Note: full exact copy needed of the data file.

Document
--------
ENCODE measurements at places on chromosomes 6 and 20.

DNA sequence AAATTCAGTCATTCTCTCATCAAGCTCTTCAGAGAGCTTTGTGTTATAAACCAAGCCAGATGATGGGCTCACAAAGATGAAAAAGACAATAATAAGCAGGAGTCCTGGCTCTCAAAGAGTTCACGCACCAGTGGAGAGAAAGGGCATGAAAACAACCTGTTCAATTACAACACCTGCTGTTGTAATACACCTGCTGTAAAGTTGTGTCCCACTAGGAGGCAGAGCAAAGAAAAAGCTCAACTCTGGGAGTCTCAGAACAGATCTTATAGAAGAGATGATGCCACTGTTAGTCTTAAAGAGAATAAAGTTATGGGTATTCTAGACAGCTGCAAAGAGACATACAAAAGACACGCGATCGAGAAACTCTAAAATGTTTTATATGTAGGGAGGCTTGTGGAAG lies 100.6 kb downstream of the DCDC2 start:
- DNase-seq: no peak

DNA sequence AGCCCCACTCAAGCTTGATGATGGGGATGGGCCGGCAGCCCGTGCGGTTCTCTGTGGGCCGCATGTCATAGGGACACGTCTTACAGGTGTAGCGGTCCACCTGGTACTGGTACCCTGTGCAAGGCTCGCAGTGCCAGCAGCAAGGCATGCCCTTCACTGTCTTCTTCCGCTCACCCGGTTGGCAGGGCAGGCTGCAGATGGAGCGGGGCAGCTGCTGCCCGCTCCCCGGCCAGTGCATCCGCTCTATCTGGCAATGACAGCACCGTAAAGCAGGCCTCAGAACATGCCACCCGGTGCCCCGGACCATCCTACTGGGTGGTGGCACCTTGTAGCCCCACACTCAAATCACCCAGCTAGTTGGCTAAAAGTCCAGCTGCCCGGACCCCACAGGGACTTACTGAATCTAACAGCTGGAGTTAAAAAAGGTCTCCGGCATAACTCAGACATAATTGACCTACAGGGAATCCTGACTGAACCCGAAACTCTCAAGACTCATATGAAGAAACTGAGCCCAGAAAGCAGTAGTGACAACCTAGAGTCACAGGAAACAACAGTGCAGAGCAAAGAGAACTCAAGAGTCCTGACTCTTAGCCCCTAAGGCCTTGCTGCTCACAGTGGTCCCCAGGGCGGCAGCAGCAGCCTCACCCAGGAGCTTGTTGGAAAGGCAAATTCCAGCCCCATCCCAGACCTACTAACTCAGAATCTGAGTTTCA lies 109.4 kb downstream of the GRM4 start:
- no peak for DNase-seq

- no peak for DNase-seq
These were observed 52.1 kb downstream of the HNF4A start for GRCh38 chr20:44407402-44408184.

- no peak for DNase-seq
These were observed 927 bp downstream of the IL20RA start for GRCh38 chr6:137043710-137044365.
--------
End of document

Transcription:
ENCODE measurements at places on chromosomes 6 and 20.

DNA sequence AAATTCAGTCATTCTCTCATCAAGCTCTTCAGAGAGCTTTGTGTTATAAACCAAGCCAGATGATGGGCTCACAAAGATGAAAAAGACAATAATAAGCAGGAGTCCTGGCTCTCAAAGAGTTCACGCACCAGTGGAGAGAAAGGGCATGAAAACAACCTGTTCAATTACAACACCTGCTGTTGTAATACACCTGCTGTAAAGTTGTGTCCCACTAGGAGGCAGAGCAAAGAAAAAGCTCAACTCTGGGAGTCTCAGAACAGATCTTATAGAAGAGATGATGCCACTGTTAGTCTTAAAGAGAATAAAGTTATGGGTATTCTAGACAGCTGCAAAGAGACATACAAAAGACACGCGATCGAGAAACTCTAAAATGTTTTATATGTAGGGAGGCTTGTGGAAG lies 100.6 kb downstream of the DCDC2 start:
- DNase-seq: no peak

DNA sequence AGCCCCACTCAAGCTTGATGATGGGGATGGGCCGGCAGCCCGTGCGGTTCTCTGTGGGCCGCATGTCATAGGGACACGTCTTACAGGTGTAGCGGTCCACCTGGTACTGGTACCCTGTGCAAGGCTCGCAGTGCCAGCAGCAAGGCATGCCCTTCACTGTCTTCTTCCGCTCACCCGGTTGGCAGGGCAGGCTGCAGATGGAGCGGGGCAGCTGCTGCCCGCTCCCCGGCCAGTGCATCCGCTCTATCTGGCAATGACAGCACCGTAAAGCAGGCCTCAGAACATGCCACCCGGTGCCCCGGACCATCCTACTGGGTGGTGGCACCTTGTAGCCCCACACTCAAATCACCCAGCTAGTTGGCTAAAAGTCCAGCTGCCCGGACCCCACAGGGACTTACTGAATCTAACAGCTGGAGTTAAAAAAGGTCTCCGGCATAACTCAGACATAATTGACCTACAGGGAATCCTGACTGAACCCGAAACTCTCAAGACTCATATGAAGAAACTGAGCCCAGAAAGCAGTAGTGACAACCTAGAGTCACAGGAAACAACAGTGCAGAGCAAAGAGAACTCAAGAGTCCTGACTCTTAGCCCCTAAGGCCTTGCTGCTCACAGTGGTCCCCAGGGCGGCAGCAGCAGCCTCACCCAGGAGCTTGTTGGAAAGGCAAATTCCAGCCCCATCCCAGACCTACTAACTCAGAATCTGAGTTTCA lies 109.4 kb downstream of the GRM4 start:
- no peak for DNase-seq

- no peak for DNase-seq
These were observed 52.1 kb downstream of the HNF4A start for GRCh38 chr20:44407402-44408184.

- no peak for DNase-seq
These were observed 927 bp downstream of the IL20RA start for GRCh38 chr6:137043710-137044365.